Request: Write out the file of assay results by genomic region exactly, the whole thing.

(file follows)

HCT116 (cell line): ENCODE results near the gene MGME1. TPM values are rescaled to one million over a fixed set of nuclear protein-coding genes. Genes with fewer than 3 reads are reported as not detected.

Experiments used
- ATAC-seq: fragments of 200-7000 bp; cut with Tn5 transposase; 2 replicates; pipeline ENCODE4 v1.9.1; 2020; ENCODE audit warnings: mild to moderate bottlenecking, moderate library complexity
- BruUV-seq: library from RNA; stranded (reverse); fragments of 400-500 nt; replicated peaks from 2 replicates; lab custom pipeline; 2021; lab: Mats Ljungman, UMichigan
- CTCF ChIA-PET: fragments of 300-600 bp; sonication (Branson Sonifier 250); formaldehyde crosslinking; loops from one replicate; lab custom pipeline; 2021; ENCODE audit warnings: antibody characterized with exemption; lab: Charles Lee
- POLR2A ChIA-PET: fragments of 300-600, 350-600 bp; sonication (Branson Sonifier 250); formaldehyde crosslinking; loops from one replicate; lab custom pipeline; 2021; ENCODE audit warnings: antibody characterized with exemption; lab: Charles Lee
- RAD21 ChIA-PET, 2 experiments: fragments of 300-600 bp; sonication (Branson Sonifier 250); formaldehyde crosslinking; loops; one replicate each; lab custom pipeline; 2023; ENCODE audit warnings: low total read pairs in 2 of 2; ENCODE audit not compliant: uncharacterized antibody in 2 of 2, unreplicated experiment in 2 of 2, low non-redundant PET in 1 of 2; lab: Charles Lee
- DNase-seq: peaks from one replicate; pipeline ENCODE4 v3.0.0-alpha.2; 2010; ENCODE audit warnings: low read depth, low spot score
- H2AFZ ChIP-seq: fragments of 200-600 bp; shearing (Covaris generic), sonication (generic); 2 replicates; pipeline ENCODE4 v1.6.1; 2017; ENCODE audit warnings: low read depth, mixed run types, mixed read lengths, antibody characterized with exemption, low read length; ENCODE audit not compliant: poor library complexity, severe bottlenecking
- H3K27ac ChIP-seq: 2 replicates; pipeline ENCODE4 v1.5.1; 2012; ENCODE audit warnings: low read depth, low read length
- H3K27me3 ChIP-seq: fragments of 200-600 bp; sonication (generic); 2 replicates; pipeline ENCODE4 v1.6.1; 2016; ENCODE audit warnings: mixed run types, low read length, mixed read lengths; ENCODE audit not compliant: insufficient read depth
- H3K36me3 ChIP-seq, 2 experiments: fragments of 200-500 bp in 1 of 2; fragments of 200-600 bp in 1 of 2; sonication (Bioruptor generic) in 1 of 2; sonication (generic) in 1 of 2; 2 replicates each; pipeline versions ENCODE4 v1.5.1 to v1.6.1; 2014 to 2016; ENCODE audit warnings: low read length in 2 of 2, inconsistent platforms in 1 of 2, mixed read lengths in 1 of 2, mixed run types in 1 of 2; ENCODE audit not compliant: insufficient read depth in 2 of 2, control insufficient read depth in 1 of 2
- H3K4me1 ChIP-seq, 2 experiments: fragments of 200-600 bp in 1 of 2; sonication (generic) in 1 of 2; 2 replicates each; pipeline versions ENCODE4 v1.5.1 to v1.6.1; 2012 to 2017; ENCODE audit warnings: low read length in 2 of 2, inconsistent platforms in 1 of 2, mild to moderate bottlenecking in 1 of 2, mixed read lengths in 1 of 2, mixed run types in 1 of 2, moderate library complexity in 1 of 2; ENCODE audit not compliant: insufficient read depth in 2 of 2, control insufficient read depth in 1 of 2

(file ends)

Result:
HCT116 (cell line): ENCODE results near the gene MGME1. TPM values are rescaled to one million over a fixed set of nuclear protein-coding genes. Genes with fewer than 3 reads are reported as not detected.

Experiments used
- ATAC-seq: fragments of 200-7000 bp; cut with Tn5 transposase; 2 replicates; pipeline ENCODE4 v1.9.1; 2020; ENCODE audit warnings: mild to moderate bottlenecking, moderate library complexity
- BruUV-seq: library from RNA; stranded (reverse); fragments of 400-500 nt; replicated peaks from 2 replicates; lab custom pipeline; 2021; lab: Mats Ljungman, UMichigan
- CTCF ChIA-PET: fragments of 300-600 bp; sonication (Branson Sonifier 250); formaldehyde crosslinking; loops from one replicate; lab custom pipeline; 2021; ENCODE audit warnings: antibody characterized with exemption; lab: Charles Lee
- POLR2A ChIA-PET: fragments of 300-600, 350-600 bp; sonication (Branson Sonifier 250); formaldehyde crosslinking; loops from one replicate; lab custom pipeline; 2021; ENCODE audit warnings: antibody characterized with exemption; lab: Charles Lee
- RAD21 ChIA-PET, 2 experiments: fragments of 300-600 bp; sonication (Branson Sonifier 250); formaldehyde crosslinking; loops; one replicate each; lab custom pipeline; 2023; ENCODE audit warnings: low total read pairs in 2 of 2; ENCODE audit not compliant: uncharacterized antibody in 2 of 2, unreplicated experiment in 2 of 2, low non-redundant PET in 1 of 2; lab: Charles Lee
- DNase-seq: peaks from one replicate; pipeline ENCODE4 v3.0.0-alpha.2; 2010; ENCODE audit warnings: low read depth, low spot score
- H2AFZ ChIP-seq: fragments of 200-600 bp; shearing (Covaris generic), sonication (generic); 2 replicates; pipeline ENCODE4 v1.6.1; 2017; ENCODE audit warnings: low read depth, mixed run types, mixed read lengths, antibody characterized with exemption, low read length; ENCODE audit not compliant: poor library complexity, severe bottlenecking
- H3K27ac ChIP-seq: 2 replicates; pipeline ENCODE4 v1.5.1; 2012; ENCODE audit warnings: low read depth, low read length
- H3K27me3 ChIP-seq: fragments of 200-600 bp; sonication (generic); 2 replicates; pipeline ENCODE4 v1.6.1; 2016; ENCODE audit warnings: mixed run types, low read length, mixed read lengths; ENCODE audit not compliant: insufficient read depth
- H3K36me3 ChIP-seq, 2 experiments: fragments of 200-500 bp in 1 of 2; fragments of 200-600 bp in 1 of 2; sonication (Bioruptor generic) in 1 of 2; sonication (generic) in 1 of 2; 2 replicates each; pipeline versions ENCODE4 v1.5.1 to v1.6.1; 2014 to 2016; ENCODE audit warnings: low read length in 2 of 2, inconsistent platforms in 1 of 2, mixed read lengths in 1 of 2, mixed run types in 1 of 2; ENCODE audit not compliant: insufficient read depth in 2 of 2, control insufficient read depth in 1 of 2
- H3K4me1 ChIP-seq, 2 experiments: fragments of 200-600 bp in 1 of 2; sonication (generic) in 1 of 2; 2 replicates each; pipeline versions ENCODE4 v1.5.1 to v1.6.1; 2012 to 2017; ENCODE audit warnings: low read length in 2 of 2, inconsistent platforms in 1 of 2, mild to moderate bottlenecking in 1 of 2, mixed read lengths in 1 of 2, mixed run types in 1 of 2, moderate library complexity in 1 of 2; ENCODE audit not compliant: insufficient read depth in 2 of 2, control insufficient read depth in 1 of 2